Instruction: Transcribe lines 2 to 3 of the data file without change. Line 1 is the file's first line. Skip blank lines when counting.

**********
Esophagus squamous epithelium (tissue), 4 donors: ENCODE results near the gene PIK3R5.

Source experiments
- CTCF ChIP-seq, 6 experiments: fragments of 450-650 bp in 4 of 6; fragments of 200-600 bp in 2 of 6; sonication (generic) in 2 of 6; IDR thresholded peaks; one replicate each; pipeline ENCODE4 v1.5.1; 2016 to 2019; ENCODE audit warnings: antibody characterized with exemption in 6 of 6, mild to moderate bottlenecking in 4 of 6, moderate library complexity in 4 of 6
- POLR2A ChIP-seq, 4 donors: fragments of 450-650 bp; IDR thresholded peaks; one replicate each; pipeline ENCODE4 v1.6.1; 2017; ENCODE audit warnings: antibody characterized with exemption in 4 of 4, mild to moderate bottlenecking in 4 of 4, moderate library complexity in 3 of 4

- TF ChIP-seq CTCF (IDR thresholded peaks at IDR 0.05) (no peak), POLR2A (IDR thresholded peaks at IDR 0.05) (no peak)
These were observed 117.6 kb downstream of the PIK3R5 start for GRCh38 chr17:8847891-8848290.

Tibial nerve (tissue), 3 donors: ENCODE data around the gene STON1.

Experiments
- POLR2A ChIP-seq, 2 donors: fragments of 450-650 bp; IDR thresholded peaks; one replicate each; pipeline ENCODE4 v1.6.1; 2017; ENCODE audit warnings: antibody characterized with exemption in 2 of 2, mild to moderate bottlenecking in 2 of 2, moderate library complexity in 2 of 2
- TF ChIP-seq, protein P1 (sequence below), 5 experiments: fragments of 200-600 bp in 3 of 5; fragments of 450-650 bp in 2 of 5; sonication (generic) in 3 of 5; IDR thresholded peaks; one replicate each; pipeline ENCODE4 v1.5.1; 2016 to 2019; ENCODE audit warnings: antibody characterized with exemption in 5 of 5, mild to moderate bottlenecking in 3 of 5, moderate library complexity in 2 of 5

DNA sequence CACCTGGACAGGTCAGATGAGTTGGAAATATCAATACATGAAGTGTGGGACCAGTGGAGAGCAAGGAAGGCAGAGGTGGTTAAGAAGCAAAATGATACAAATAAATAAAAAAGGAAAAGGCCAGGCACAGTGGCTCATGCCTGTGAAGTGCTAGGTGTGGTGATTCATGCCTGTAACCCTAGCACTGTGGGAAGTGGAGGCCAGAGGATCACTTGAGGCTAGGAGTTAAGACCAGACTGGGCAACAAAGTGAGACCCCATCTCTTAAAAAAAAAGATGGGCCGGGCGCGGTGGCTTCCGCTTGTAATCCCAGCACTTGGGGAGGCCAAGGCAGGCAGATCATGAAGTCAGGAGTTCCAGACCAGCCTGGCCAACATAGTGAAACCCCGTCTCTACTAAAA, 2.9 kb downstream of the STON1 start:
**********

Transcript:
Source experiments
- CTCF ChIP-seq, 6 experiments: fragments of 450-650 bp in 4 of 6; fragments of 200-600 bp in 2 of 6; sonication (generic) in 2 of 6; IDR thresholded peaks; one replicate each; pipeline ENCODE4 v1.5.1; 2016 to 2019; ENCODE audit warnings: antibody characterized with exemption in 6 of 6, mild to moderate bottlenecking in 4 of 6, moderate library complexity in 4 of 6